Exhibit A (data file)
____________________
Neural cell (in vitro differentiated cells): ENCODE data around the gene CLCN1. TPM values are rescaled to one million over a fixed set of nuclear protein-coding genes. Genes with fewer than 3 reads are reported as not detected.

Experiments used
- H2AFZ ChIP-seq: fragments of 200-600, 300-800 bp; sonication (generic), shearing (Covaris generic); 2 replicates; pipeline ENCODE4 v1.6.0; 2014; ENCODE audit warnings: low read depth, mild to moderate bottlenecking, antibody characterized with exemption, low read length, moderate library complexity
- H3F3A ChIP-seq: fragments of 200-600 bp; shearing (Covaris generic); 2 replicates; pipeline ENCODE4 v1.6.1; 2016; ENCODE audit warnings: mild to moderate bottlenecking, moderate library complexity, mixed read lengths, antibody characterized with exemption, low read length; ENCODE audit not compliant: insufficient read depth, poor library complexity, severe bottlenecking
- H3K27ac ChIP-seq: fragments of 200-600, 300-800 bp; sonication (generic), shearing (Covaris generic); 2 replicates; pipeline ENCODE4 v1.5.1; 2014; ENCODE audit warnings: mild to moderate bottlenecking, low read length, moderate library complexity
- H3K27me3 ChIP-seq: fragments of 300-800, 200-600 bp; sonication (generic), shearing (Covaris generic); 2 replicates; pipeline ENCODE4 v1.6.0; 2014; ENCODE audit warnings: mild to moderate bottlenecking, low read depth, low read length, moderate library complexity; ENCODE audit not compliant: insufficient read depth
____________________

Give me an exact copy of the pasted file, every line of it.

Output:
Neural cell (in vitro differentiated cells): ENCODE data around the gene CLCN1. TPM values are rescaled to one million over a fixed set of nuclear protein-coding genes. Genes with fewer than 3 reads are reported as not detected.

Experiments used
- H2AFZ ChIP-seq: fragments of 200-600, 300-800 bp; sonication (generic), shearing (Covaris generic); 2 replicates; pipeline ENCODE4 v1.6.0; 2014; ENCODE audit warnings: low read depth, mild to moderate bottlenecking, antibody characterized with exemption, low read length, moderate library complexity
- H3F3A ChIP-seq: fragments of 200-600 bp; shearing (Covaris generic); 2 replicates; pipeline ENCODE4 v1.6.1; 2016; ENCODE audit warnings: mild to moderate bottlenecking, moderate library complexity, mixed read lengths, antibody characterized with exemption, low read length; ENCODE audit not compliant: insufficient read depth, poor library complexity, severe bottlenecking
- H3K27ac ChIP-seq: fragments of 200-600, 300-800 bp; sonication (generic), shearing (Covaris generic); 2 replicates; pipeline ENCODE4 v1.5.1; 2014; ENCODE audit warnings: mild to moderate bottlenecking, low read length, moderate library complexity
- H3K27me3 ChIP-seq: fragments of 300-800, 200-600 bp; sonication (generic), shearing (Covaris generic); 2 replicates; pipeline ENCODE4 v1.6.0; 2014; ENCODE audit warnings: mild to moderate bottlenecking, low read depth, low read length, moderate library complexity; ENCODE audit not compliant: insufficient read depth